The provision of basic municipal services is a cardinal function, if not the most important function, of every municipality. The central mandate of local government is to develop service delivery capacity in order to meet the basic needs of all inhabitants of South Africa4. In Mkontwana5, Yacoob J held that “municipalities are obliged to provide water and electricity to the residents in their area as a matter of public duty.”

The Local Government: Municipal Systems Act 32 of 2000 (“the Systems Act”) gives legislative authority as to the duties of local government. In particular, section 4(2) of the Systems Act sets out the duties of municipal councils, which exercise the executive and legislative authority at municipal level, and specifically section 4(2)(f) provides as follows:

Section 73 of the Systems Act further provides that municipalities have a general duty to give effect to the provisions of the Constitution and to inter alia ensure that all members of the local community have access to at least the minimum level of basic municipal services.

Further, Chapter 7 of the Constitution of the Republic of South Africa, 1996 (“The Constitution”) sets out the objects of local government generally, as well as dictating its Constitutional obligations. Section 152(1) of the Constitution provides that one of the objects of local government is to ensure the provision of services to communities in a sustainable manner… within its financial and administrative capacity (writer’s emphasis).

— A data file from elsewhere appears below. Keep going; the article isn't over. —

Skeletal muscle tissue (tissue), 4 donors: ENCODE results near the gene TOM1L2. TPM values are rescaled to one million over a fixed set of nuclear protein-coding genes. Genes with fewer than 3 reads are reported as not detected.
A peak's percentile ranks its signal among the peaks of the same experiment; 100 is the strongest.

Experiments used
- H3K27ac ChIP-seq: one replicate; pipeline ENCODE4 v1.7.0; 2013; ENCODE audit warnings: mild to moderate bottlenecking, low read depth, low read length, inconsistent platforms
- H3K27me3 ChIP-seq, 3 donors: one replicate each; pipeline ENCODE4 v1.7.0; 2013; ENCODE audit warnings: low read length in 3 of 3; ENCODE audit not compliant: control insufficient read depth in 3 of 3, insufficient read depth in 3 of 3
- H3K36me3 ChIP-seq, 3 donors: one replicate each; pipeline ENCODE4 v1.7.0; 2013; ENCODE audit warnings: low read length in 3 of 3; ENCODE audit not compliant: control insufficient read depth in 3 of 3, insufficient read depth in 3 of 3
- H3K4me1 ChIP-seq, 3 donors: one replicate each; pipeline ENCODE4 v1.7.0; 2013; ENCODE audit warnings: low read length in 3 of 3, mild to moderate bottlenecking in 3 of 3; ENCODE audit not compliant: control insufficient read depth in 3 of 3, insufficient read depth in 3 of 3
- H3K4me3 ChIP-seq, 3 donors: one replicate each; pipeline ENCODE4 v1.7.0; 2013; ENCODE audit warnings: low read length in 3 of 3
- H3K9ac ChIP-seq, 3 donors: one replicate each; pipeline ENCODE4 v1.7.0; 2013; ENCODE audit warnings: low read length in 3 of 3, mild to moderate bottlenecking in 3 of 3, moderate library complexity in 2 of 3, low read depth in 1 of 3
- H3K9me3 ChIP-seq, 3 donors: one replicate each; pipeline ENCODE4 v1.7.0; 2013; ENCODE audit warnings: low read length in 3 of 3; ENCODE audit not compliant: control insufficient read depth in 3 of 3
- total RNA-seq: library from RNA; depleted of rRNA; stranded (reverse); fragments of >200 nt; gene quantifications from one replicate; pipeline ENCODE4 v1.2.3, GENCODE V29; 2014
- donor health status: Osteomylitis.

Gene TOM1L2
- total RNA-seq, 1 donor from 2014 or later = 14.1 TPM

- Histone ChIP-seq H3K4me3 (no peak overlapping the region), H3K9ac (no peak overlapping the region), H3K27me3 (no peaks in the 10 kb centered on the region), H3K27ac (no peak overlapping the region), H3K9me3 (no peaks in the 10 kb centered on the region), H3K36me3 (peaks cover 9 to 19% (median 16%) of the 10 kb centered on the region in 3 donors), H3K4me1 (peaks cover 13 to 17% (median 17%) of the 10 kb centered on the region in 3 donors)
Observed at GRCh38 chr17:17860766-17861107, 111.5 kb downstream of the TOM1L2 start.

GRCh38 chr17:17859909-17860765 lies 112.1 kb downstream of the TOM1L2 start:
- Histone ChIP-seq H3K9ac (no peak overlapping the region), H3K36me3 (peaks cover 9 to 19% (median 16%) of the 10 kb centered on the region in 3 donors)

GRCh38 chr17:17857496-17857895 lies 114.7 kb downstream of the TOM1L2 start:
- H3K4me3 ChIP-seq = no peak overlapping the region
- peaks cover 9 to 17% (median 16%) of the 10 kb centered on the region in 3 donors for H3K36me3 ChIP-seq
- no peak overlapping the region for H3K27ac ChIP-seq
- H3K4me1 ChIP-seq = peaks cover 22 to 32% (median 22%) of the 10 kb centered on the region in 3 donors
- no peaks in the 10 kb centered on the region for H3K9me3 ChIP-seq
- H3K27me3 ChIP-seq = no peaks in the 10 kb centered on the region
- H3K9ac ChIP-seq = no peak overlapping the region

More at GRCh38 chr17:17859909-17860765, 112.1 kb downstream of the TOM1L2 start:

Based on the provisions as they have been drafted, it is clear that while citizens have a right to access to electricity, actually receiving that electricity is not an absolute right. In terms of section 36 of the Constitution, any right can be limited in terms of a law of general application, and section 152(1) clearly dictates this limitation in that the right to access to electricity may be limited if provision thereof is not within the financial and administrative capacity of the municipality.

Accordingly, there is no direct legal obligation on Eskom, City Power, or your municipality to ensure that you receive electricity if this is not within your municipality’s financial or administrative capacity. South Africans are only entitled to be supplied with electricity to the extent that there are sufficient resources available in any particular jurisdiction to supply such resources.